The software development started on the desk as well, but nobody knew how it would behave on the machine
On the other hand, the model was used to develop the application software. Therefore, the hardcoded current and position controllers from TTControl were imported into Simulink. In this way, externally delivered code pieces and the model of the mechanics were operating in one PC simulation, independent of the production status of the machine and with no hardware at all.
Testing on the machine
Before this model-based approach, the software development started on the desk as well, but nobody knew how it would behave on the machine. The real work started at the point of time when the programmer sat in the machine.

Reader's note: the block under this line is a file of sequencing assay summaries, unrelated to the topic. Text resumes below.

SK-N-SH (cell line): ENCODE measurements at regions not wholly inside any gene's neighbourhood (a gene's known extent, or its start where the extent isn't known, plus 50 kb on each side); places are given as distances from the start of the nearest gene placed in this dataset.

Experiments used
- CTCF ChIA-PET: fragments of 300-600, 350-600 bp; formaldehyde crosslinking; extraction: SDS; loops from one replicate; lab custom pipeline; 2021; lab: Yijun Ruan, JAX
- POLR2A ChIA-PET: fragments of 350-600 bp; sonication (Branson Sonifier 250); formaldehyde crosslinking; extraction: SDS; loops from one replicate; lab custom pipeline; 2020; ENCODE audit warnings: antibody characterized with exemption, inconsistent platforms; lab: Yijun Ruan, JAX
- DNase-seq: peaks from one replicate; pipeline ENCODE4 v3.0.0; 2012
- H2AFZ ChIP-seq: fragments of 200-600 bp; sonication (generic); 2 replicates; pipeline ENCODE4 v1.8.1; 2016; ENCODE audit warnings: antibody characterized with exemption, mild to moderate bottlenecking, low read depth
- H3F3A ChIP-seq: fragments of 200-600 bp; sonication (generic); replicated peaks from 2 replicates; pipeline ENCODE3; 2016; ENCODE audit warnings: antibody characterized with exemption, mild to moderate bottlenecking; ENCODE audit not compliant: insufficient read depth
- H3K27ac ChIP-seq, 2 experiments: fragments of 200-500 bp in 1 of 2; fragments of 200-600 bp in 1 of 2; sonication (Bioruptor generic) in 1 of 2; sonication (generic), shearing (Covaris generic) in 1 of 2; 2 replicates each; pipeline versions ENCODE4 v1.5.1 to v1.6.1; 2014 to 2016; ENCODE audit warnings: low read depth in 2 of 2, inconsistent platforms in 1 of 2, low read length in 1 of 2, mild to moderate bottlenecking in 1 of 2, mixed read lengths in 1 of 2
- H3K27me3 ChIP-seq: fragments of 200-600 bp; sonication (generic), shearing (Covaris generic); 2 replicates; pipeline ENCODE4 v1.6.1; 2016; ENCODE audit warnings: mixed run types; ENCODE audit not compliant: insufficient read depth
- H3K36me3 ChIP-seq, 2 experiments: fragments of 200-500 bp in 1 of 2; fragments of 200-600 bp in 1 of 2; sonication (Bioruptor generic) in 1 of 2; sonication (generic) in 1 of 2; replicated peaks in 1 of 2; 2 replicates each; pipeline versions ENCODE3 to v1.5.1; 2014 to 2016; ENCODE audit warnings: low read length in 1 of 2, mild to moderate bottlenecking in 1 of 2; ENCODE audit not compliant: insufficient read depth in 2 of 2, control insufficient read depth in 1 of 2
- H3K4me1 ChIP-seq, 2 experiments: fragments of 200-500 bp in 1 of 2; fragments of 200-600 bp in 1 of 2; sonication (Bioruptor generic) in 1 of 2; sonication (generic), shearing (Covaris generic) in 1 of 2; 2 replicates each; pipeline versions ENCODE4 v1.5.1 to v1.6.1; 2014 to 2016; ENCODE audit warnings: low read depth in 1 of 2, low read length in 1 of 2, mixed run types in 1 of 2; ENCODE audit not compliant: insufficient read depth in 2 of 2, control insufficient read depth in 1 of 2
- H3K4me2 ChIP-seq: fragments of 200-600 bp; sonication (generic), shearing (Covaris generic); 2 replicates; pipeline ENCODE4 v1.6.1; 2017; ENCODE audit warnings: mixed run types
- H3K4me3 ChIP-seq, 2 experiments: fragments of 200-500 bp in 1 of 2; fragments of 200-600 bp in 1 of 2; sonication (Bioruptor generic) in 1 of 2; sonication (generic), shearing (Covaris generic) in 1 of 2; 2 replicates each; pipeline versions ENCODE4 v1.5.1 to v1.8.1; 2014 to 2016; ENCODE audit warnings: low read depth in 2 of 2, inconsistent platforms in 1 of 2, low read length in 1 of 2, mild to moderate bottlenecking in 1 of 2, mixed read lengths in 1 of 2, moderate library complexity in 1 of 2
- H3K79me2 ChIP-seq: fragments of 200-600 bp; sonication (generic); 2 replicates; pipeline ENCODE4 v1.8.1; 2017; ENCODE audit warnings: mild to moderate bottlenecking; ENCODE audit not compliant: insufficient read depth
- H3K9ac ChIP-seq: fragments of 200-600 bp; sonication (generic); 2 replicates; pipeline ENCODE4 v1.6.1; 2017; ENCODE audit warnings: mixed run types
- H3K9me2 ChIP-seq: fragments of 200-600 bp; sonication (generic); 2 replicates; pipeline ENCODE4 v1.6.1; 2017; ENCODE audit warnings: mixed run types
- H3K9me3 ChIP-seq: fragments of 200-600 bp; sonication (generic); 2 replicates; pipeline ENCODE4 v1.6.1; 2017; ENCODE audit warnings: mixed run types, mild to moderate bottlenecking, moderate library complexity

With the new method, the programmer knows that the application software is functional and must search the differences or the missing test case during the commissioning only. It turned out that everything working in the simulation also worked in real life, as the tricky part of finding correct resting positions and keeping the first and last stair of the mainframe telescope in a flat position.
Efficient Software Testing From Office
With the simulation, the development iterations can be driven to a maximum and the programmer gets off all the external influences. A machine of this size can be run only outside, so the programmer is exposed to the weather and to the noise of the diesel engine.
For each iteration, the software needs to be downloaded to the controller, and interesting variables must be monitored and plotted for each iteration. In practice, the days get longer and are extremely stressful, as it usually takes very long until all IO checks and mechanical and electrical installations are 100 % finished.